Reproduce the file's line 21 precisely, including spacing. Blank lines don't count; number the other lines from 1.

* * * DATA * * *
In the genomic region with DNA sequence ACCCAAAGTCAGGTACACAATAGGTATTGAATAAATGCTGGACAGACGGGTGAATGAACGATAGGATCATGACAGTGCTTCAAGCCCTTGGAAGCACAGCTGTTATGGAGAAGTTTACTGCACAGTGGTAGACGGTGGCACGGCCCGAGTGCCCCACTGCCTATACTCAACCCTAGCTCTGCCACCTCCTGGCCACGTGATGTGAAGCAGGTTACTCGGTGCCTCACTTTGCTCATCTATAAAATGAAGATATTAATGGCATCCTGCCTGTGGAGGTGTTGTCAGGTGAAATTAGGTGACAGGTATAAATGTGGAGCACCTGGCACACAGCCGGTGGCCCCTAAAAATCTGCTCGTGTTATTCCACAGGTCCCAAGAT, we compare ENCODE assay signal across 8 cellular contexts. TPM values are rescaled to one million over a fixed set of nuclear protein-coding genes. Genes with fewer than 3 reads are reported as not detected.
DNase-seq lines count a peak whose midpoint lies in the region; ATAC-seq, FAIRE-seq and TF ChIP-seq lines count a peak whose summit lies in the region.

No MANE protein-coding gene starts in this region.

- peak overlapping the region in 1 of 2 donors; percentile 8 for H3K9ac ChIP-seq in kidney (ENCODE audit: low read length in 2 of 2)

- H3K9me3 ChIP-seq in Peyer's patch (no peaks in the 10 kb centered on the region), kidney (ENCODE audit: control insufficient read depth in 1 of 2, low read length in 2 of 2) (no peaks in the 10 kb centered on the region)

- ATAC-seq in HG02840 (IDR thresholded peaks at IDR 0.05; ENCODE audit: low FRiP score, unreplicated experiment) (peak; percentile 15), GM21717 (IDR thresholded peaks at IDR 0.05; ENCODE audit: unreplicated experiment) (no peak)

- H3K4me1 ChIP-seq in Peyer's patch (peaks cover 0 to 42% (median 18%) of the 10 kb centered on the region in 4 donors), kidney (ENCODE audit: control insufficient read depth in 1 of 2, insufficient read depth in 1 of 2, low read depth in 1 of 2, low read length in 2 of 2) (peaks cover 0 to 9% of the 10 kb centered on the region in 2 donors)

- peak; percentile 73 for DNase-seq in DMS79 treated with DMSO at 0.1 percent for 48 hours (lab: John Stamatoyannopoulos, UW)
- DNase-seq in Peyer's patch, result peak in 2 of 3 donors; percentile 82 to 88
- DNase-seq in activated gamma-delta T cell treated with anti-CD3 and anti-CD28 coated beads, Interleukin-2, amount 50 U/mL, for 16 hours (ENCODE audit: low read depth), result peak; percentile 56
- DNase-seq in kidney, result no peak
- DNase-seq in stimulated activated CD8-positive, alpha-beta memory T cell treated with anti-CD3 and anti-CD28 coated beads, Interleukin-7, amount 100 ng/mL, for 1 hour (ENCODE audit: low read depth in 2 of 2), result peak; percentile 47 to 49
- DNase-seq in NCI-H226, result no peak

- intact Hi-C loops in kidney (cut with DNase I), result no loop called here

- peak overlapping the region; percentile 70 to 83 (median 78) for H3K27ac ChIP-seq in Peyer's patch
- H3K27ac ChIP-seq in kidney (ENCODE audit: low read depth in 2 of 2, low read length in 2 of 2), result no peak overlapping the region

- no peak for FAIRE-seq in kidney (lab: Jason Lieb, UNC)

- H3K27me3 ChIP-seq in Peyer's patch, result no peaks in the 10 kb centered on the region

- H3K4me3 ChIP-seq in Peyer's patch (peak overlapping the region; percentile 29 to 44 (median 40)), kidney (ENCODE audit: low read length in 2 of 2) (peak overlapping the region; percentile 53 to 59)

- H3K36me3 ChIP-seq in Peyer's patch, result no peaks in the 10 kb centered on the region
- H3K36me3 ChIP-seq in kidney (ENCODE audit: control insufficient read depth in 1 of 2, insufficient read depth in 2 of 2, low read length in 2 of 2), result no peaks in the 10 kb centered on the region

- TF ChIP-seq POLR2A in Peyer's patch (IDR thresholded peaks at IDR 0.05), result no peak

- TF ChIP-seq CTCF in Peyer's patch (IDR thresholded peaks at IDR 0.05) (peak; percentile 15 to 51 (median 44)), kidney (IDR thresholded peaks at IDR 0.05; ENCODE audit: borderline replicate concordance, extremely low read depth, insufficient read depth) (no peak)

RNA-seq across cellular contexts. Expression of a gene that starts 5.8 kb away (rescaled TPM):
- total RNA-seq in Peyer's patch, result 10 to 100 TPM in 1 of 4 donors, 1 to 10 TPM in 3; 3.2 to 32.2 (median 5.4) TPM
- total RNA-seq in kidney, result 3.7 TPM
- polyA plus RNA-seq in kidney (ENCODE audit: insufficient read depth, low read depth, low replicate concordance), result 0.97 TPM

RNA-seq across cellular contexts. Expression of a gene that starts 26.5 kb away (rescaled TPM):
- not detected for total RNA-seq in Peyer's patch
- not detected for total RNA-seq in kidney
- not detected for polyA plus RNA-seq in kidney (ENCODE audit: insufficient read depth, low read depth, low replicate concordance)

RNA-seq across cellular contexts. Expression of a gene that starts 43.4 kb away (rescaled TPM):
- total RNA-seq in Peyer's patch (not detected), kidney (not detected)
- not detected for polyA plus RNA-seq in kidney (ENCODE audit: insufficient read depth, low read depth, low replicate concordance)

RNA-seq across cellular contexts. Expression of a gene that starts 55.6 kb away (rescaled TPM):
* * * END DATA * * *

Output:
- H3K36me3 ChIP-seq in kidney (ENCODE audit: control insufficient read depth in 1 of 2, insufficient read depth in 2 of 2, low read length in 2 of 2), result no peaks in the 10 kb centered on the region